Roark v. State Bar, 5 Cal.2d 665
ALFRED T. ROARK, Petitioner, v. THE STATE BAR OF CALIFORNIA, Respondent.
E. L. Johnson for Petitioner.
Philbrick McCoy for Respondent.
This proceeding was instituted to review an order of the Board of Governors of The State Bar of California, adopting the findings of local administrative committee No. 3 of San Diego County, and recommending to this [5 Cal.2d 666] court that petitioner be disbarred from further practice of the law in this state.
The notice to show cause and amendment thereto contained seven counts charging petitioner with professional misconduct while acting as attorney for the guardian of the estate of Amanda Lindquist, an incompetent person. The committee found that the evidence was insufficient to prove the charges contained in counts 3, 4 and 6, but found that petitioner was guilty of misconduct in whole or in part as charged in the remaining counts.
Petitioner contends that there was insufficient evidence to support the said findings and recommendation and that he was prejudiced by misconduct of one of the examiners acquiesced in by the committee, as well as by an inadequate consideration of the record on the part of the Board of Governors. Lastly, he pleads that the discipline recommended is too drastic and is unwarranted by the facts and circumstances.
 Let it first be said that there is abundant evidence of petitioner's guilt and there is no doubt as to the commission by him of acts of misconduct of most serious import, even if not to the extent originally charged. The evidence establishes clearly the following facts:
In February, 1919, petitioner was appointed as attorney for the guardian of the estate of Amanda Lindquist, an incompetent person, and he acted in that capacity until death of the incompetent, and thereafter until August, 1933. The estate was a small one and by the year 1928 petitioner had succeeded in converting practically all of the assets thereof into cash, some $4,000. Petitioner thereupon petitioned the San Diego County Superior Court in the matter of said estate and secured its approval to a loan of said $4,000, to be secured by note and mortgage on San Diego real property of a represented value of $12,000. Petitioner and his wife were the borrowers, but petitioner did not inform either the court or the guardian of that fact. He merely told the guardian that the $4,000 had been loaned and that the loan was secured by first mortgage on real property of $12,000 value. Petitioner took the $4,000 for his own use and he and his wife signed a note and mortgage purporting to be a lien on a lot owned by them, designated as lot 14, block E, Burlingame, San Diego. But the mortgage was never recorded nor were note and mortgage ever delivered to the guardian. It was not [5 Cal.2d 667] until 1933, some time after the death of the incompetent, that inquiries by the public administrator brought to light the true status of the affairs of the estate. Shortly after execution of said note and mortgage (which remained unrecorded), and without regard for the purport of said documents, petitioner obtained a $1500 bank loan which he secured by a recorded first lien on said same real property, lot 14. Later this loan was repaid and the recorded lien discharged, but petitioner thereafter borrowed $5,000 and to secure this loan he and his wife executed a trust deed on said property, which trust deed was recorded and became a first lien of record thereon. It is undoubtedly true that petitioner's failure to record the original mortgage executed to the guardian was intentional, enabling him to procure the two later loans on the property, and that these acts were a fraud upon the estate of the incompetent. Subsequent to execution of the $5,000 trust deed, petitioner and his wife parted with all title to the real property, thereby leaving the $4,000 loan unsecured.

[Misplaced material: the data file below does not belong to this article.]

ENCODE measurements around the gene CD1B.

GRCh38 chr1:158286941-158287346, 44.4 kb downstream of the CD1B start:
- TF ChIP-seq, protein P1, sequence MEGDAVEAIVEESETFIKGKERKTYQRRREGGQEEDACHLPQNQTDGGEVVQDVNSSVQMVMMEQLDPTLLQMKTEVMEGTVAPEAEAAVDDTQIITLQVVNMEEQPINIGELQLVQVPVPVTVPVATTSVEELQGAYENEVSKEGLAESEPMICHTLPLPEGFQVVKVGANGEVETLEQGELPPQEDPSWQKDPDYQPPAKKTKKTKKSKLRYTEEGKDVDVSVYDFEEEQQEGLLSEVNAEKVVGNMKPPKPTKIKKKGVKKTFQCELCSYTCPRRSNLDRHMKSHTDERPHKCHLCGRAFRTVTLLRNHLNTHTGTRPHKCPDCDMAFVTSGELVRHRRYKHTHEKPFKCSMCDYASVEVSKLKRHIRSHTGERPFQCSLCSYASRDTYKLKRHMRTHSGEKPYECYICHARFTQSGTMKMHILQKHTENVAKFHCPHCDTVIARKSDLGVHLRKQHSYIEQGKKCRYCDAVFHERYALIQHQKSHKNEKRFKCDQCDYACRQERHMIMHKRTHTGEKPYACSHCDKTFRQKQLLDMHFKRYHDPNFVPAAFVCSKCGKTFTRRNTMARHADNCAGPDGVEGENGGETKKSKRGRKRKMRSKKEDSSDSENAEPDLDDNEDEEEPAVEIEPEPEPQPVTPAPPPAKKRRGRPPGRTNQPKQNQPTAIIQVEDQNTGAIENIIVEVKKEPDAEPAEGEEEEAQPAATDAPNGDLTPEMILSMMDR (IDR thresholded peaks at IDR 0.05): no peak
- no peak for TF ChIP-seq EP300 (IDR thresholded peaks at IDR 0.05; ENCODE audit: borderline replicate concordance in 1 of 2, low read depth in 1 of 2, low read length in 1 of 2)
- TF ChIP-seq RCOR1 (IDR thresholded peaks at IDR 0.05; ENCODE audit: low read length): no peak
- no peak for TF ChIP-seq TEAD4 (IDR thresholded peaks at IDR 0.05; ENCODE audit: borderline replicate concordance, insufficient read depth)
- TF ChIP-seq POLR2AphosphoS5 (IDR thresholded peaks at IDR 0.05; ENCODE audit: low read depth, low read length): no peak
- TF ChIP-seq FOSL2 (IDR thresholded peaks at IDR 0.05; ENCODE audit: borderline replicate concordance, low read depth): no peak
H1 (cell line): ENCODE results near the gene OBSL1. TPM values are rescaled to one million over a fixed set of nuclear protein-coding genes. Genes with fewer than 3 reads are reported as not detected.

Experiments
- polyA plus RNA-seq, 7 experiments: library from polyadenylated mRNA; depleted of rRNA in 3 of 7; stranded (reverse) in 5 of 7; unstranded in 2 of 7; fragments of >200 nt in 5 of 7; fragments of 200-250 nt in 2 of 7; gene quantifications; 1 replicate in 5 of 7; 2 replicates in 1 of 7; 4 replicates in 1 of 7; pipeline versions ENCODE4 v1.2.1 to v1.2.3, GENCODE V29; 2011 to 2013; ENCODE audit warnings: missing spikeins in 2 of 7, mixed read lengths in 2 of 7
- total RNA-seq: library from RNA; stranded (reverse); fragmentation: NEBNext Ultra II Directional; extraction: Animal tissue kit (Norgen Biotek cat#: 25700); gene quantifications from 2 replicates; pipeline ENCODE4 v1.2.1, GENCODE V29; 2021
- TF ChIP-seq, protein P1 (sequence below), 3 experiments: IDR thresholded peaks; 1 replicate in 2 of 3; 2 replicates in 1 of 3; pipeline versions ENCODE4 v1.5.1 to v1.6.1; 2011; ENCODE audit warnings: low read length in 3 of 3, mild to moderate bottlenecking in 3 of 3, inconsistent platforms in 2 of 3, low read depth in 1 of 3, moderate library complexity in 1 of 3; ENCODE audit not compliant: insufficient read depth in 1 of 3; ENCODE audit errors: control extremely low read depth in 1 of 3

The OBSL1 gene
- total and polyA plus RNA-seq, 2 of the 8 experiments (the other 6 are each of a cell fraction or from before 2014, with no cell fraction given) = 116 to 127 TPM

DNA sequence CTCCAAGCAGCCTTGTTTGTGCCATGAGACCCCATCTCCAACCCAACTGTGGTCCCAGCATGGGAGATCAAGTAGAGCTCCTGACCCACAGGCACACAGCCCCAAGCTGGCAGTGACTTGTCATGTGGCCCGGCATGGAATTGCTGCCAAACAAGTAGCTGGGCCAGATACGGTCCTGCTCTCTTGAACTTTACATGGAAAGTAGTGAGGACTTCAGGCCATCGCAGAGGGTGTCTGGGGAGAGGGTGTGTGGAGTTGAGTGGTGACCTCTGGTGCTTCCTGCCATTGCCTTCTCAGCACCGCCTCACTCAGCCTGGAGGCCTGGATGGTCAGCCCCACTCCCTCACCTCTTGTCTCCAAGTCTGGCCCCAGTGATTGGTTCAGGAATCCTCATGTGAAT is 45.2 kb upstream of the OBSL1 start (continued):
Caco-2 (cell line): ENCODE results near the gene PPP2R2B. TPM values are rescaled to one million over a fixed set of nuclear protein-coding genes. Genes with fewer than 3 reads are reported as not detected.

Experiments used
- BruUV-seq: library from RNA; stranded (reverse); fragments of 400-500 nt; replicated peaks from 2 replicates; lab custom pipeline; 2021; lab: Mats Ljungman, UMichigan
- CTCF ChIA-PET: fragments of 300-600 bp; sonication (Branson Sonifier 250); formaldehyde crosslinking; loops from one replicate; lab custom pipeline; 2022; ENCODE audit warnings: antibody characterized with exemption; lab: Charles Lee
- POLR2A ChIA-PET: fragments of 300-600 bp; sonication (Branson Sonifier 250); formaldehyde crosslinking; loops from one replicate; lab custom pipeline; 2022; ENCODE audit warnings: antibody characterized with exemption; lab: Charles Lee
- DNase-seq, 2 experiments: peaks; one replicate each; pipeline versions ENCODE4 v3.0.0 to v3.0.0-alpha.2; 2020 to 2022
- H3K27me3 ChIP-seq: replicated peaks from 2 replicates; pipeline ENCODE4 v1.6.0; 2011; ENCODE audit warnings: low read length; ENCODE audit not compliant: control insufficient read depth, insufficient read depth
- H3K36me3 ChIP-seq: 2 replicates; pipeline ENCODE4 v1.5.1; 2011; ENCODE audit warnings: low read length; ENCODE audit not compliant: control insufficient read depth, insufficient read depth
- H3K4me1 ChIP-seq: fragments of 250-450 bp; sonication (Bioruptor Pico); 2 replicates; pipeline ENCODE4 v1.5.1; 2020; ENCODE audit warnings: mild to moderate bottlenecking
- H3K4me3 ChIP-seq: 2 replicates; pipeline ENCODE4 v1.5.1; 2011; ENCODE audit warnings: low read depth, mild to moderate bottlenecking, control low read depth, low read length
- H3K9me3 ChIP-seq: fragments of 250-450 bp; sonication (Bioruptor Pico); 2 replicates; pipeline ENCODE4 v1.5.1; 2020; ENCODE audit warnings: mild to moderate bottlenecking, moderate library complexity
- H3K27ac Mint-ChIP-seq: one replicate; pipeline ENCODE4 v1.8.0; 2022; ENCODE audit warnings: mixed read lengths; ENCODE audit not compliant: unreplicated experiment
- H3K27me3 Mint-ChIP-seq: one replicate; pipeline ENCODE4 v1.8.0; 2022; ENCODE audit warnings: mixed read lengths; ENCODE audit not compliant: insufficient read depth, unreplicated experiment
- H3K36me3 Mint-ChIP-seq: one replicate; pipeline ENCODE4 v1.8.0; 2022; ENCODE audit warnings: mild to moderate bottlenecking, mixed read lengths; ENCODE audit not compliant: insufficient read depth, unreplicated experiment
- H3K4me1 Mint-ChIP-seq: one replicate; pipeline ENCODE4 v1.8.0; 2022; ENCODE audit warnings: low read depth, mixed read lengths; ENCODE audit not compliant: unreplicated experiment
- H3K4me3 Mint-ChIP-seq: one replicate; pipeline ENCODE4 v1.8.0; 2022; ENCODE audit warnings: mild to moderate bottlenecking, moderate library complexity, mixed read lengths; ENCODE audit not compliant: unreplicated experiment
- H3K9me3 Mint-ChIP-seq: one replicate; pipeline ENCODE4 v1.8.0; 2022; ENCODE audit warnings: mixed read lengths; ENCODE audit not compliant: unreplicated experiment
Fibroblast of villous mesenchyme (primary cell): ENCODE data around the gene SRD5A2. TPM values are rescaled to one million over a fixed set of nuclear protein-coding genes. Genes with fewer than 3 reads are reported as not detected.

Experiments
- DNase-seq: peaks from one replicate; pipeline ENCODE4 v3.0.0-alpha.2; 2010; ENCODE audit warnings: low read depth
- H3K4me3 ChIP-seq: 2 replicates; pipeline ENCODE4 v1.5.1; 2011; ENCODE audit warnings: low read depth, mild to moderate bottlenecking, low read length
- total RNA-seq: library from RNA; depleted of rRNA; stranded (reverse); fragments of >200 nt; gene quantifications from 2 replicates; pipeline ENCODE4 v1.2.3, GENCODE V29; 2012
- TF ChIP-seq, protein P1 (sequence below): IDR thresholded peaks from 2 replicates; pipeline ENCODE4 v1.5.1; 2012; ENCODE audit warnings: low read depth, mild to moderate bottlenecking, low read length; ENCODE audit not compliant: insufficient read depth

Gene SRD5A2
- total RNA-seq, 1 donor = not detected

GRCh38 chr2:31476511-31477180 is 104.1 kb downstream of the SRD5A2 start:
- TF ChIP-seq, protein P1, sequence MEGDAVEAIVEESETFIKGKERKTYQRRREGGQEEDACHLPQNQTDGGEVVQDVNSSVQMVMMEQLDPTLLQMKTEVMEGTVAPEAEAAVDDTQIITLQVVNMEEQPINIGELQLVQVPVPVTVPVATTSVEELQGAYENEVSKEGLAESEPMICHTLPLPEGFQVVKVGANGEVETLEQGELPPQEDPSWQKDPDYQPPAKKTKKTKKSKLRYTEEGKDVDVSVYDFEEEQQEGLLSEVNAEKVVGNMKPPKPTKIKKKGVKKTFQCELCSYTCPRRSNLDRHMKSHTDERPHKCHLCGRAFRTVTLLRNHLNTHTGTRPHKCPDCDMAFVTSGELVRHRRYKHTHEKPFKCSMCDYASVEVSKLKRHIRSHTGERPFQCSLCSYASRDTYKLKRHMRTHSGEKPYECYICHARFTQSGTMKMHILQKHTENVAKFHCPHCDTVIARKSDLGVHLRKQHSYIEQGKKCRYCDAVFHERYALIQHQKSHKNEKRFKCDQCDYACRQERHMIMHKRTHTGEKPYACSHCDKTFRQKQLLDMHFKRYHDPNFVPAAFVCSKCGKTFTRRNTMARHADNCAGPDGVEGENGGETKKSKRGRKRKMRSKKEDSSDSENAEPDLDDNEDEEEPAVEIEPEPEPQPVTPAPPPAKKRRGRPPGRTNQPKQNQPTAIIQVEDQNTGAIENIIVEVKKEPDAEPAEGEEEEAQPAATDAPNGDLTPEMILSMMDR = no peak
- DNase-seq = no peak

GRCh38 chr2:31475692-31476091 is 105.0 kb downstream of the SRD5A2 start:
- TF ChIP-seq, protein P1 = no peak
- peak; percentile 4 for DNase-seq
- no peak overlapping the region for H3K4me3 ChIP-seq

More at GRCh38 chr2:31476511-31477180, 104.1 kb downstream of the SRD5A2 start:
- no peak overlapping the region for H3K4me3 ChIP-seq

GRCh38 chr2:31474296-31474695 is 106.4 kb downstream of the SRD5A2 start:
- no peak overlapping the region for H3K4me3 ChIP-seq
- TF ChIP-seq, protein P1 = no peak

The result of the above loan transaction was that petitioner converted to his own use about $3,880 of estate funds. On this amount, over the remaining years of the guardianship, there was credited by way of court allowances for care of the ward, fees, expenses, etc., about $3,000, but a balance of no less than $834.36 was never returned to the estate or to the guardian. Furthermore, between August, 1929, and August, 1933, the court awarded to the guardian fees aggregating $200. These fees were never received by the guardian but, on the contrary, without her knowledge and consent they were converted by petitioner to his own use.